Grad student presenting a project to a professor.

Yasmina Benkhoui presents at last year's Graduate Research Innovation Exchange.

GRIE Challenges Grad Students

February 6, 2019
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Every year, the Graduate Research Innovation Exchange (GRIE) offers a glimpse into the range of WPI’s graduate-level research. Two rounds of poster presentations celebrate the pioneering work grad students are doing and also allow students to practice essential professional development skills, like explaining their work in a way that just about anyone can understand.

With posters explaining their work and a polished and succinct pitch to relay the information, 170 master’s and doctoral degree candidates will compete (February 6) for the 60 spots in the GRIE finals (April 9) and for the 20 final awards selected at the end of the day.

Learning to shape technical and detailed research into a compelling story with a beginning, middle, and end isn’t easy, says Rory Flinn, director of graduate student professional development. But, he says, the ability to summarize work in a way that’s engaging to many audiences is crucial in the world where getting funding, attracting sponsors, or even hiring the best employees often depends on how compelling the story is.

“We provide graduate students with an opportunity to practice and sharpen their communication skills as professionals both with their team and with their industrial mentors and project stakeholders. Quite simply, organizations notice that.” -Elke Rundensteiner

Some GRIE presenters are repeat presenters, others are doing this for the first time. “The presentations could even build on few years’ worth of work,” says Flinn. “Maybe the basis of the work is from a student who recently graduated but another student is now taking it over and taking it in a new direction.” And then it’s up to the new student to figure out how to weave all the pieces together.

3MT Challenges Doctoral Candidates

Doctoral students will also have the chance to test themselves with the second annual 3MT – Three Minute Thesis competition on the morning of the April 9 GRIE. About 20 3MT candidates must develop a succinct and engaging three-minute presentation of their complex, involved, and often difficult-to-explain work. They are additionally faced with the bare-bones “one static slide” rule and no allowable props. 3MT is a global academic competition that celebrates PhD-level work. “It’s challenging for the students to do that,” says Flinn. “Some of them want more slides or they try to put too much information onto the one slide. I tell them to think of a visual cue that best represents their work.”

Being able to sum up work with few words that still make a lot of impact is valuable. Anyone who might write a grant in their careers will find this practice useful, but it extends into other areas. “No matter what they do in their careers, they will have to explain what they did in their work, explain the significance of their work, and be concise about that in layman’s terms,” says Flinn.

Data Science GQP at GRIE

Some programs are adapting a project-centric curriculum also at the graduate level, similar to the project work in the Interactive Qualifying Project (IQP) or the Major Qualifying Project (MQP) required of all WPI undergraduates. Known as the Graduate Qualifying Project (GQP), this project is a culminating capstone experience completed by a team of graduate students working on an authentic industry project where the results might immediately be put into use.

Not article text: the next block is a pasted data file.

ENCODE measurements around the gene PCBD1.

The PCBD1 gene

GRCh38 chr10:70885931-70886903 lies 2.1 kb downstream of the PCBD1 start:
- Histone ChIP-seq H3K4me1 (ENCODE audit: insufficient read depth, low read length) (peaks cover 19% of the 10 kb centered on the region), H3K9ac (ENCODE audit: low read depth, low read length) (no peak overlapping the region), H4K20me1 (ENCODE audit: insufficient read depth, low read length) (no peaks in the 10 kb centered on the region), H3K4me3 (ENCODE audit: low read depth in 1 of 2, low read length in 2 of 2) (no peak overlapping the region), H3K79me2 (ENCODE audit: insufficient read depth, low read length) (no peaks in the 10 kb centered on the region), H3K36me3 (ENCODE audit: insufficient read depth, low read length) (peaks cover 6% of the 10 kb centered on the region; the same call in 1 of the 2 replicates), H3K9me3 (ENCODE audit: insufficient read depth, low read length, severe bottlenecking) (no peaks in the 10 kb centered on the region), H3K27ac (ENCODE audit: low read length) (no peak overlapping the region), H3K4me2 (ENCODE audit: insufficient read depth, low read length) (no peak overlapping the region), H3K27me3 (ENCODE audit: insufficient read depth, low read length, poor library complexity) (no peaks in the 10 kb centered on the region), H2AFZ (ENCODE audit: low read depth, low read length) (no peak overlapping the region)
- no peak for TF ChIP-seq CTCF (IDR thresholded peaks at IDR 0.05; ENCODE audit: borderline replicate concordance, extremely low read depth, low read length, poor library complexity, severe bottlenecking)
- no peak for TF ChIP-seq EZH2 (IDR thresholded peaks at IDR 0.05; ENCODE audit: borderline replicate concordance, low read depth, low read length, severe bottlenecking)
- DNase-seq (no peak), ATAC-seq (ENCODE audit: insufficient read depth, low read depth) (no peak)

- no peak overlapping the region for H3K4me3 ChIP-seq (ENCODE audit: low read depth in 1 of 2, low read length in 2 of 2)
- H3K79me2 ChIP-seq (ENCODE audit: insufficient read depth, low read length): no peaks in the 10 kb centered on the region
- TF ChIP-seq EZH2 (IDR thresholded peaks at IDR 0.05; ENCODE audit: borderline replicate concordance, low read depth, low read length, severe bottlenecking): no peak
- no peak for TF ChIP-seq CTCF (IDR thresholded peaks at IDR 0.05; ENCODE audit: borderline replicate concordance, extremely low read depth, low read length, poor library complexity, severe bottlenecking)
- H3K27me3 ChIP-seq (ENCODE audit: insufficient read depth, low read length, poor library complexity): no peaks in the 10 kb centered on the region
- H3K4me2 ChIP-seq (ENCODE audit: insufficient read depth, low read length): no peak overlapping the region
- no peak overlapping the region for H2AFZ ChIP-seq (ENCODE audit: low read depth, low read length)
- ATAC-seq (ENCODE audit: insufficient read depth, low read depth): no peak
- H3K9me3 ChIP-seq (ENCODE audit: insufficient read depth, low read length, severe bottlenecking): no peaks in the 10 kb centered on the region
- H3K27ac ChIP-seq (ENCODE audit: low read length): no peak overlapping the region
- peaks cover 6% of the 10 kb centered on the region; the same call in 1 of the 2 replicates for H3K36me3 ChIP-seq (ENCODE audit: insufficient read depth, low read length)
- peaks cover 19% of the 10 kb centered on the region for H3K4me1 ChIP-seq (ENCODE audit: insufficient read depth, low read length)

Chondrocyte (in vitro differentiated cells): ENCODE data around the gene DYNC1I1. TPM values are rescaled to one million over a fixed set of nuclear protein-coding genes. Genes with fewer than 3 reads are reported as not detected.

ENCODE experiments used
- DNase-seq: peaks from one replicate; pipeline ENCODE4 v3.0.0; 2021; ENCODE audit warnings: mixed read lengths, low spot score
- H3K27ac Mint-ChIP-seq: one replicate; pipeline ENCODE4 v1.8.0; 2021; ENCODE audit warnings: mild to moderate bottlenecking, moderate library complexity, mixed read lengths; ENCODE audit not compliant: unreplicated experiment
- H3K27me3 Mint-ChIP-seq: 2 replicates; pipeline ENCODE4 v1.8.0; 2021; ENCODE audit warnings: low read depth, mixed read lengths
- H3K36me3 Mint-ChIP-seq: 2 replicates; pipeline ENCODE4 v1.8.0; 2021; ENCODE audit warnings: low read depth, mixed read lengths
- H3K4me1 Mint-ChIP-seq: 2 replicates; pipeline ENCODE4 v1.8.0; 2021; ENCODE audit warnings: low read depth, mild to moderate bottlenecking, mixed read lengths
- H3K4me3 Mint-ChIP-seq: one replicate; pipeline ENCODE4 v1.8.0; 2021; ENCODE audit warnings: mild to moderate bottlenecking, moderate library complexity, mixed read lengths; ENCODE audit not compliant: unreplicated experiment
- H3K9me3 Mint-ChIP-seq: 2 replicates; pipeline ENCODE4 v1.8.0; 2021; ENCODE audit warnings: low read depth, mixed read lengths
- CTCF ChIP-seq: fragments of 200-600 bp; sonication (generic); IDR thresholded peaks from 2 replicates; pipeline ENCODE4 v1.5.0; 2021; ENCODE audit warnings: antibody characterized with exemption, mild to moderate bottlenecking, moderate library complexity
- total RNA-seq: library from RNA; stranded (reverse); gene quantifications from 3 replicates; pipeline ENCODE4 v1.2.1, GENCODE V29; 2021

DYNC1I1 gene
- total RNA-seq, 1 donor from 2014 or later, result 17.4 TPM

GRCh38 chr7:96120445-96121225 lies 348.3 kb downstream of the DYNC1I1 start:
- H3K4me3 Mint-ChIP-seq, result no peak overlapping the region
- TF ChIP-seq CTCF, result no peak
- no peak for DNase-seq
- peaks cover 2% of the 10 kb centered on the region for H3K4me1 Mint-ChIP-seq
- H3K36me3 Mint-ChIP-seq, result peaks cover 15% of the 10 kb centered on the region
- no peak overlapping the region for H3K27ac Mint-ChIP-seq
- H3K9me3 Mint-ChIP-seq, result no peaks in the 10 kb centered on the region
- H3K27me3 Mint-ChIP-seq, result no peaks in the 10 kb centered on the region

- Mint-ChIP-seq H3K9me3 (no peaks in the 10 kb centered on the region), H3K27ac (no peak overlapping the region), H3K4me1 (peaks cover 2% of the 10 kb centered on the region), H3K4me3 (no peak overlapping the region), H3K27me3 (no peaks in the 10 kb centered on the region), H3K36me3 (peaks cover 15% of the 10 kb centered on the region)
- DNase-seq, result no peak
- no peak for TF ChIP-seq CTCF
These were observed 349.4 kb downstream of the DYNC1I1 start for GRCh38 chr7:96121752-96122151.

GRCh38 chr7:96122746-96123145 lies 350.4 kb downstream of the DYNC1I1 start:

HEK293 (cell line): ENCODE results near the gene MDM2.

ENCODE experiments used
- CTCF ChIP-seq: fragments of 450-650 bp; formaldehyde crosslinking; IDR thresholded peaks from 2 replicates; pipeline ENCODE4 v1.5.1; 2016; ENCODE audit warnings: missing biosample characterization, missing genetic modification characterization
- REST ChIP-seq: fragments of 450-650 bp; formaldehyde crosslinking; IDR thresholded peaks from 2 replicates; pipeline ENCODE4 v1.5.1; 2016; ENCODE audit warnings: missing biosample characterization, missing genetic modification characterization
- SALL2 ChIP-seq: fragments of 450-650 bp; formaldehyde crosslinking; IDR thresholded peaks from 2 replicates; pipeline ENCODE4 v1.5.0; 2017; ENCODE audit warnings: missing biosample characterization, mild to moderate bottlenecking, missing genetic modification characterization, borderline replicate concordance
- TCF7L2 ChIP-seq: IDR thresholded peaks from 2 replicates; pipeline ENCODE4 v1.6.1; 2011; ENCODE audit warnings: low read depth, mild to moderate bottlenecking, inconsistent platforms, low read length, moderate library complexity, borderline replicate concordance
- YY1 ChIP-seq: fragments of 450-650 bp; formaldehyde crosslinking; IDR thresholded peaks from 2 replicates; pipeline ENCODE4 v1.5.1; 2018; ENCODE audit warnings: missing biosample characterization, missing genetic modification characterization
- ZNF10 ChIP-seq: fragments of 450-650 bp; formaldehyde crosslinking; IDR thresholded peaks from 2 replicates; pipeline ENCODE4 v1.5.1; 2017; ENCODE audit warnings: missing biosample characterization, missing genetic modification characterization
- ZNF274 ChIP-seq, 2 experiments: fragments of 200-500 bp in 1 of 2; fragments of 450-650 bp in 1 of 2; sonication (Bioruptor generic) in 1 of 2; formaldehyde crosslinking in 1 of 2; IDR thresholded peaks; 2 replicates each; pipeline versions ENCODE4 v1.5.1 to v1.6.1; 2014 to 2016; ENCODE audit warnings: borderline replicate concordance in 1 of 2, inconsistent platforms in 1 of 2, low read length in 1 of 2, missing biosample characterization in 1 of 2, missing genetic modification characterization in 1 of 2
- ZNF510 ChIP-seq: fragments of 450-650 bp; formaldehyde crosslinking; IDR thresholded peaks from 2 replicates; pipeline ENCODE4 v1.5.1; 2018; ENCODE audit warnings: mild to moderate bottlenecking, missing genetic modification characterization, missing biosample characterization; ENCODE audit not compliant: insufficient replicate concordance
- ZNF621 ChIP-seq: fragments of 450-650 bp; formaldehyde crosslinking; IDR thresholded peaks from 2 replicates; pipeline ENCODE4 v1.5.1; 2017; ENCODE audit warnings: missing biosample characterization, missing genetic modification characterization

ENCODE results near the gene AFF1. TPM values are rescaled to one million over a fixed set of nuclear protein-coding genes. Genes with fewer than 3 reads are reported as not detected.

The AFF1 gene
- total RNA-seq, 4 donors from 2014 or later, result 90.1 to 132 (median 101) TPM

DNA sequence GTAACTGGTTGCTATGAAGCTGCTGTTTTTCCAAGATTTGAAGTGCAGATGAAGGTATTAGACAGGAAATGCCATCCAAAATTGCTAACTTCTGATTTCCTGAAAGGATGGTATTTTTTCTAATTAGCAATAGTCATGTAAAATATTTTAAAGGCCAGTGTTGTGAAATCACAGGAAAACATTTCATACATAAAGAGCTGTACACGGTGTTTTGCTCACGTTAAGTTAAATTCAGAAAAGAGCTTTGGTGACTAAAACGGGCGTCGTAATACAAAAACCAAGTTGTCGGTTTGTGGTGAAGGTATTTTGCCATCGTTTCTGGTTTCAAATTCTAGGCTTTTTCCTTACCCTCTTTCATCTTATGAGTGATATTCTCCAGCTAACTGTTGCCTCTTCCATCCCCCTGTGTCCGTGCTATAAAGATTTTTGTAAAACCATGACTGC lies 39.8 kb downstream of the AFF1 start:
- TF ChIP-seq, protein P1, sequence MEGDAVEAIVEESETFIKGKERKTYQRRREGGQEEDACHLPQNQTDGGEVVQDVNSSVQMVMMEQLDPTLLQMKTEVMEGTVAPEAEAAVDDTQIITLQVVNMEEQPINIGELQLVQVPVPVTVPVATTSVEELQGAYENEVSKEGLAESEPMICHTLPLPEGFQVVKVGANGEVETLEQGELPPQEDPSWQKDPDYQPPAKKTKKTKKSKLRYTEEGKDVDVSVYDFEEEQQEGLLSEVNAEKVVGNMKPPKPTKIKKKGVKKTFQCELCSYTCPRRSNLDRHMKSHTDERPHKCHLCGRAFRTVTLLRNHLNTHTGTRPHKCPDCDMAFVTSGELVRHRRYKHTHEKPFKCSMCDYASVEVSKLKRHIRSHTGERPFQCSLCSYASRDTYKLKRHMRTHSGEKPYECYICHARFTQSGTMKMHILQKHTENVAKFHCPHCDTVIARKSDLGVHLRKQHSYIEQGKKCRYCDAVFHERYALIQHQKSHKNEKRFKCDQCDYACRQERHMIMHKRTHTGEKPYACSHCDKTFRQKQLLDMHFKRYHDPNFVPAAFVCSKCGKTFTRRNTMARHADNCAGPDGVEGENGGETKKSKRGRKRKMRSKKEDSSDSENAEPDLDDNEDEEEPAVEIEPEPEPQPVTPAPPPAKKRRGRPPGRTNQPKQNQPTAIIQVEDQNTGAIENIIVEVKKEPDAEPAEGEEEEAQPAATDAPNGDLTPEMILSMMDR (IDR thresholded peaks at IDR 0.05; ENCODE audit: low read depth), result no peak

From left, Zhaoning Su, Qing Xu, Emma Clavet, and Stephanie Okpoebo presented their data science GQP at last year’s GRIE.

This year marks the third year of the Data Science GQP competition at the GRIE finals. For graduate students, a GQP provides students the firsthand experience to work on a team in a real-world setting on open-ended challenging problems.

The GRIE experience ups the ante. “Students learn how to present their technical results in a storytelling way to a broad audience,” says director of the data science program and computer science professor Elke Rundensteiner.

Students work as a team to present complex data science and analytics results in an engaging and thorough manner. “Our students are best served by training them while doing and working on impactful projects with industrial mentors that deeply care about the outcome of these projects,” says Rundensteiner, who works closely on the GQPs with the lead DS GQP coordinator (associate teaching professor of data science Fatemeh Emdad) and the GQP coordinator (assistant teaching professor Chun-Kit Ngan). The DS GQP structure is unique at WPI, Rundensteiner says, with the projects 100 percent sponsored by external organizations that as stakeholders benefit from the WPI student talent while concurrently providing a real-world experience to them.

Professor Emdad believes the WPI DS GQP is distinct because it helps students take responsibility for leadership, work quality, deadlines, and project success. The sponsoring organizations who depend on the students’ results have high expectations.

The GRIE presentation improves the “soft” professional skills sought after by employers. “We provide graduate students with an opportunity to practice and sharpen their communication skills as professionals both with their team and with their industrial mentors and project stakeholders,” says Rundensteiner. "Quite simply, organizations notice that."

With so much taking place with GRIE this year, the excitement, and the preparation, will continue all spring. The events are also inspiring for the judges, often industry sponsors or alumni, who come to campus to engage with the presenters on their work.

Flinn, who has judged posters in the past, says each year is different. “It’s always exciting to see the posters and understand the depth of the research going on at WPI.”

- By Julia Quinn-Szcesuil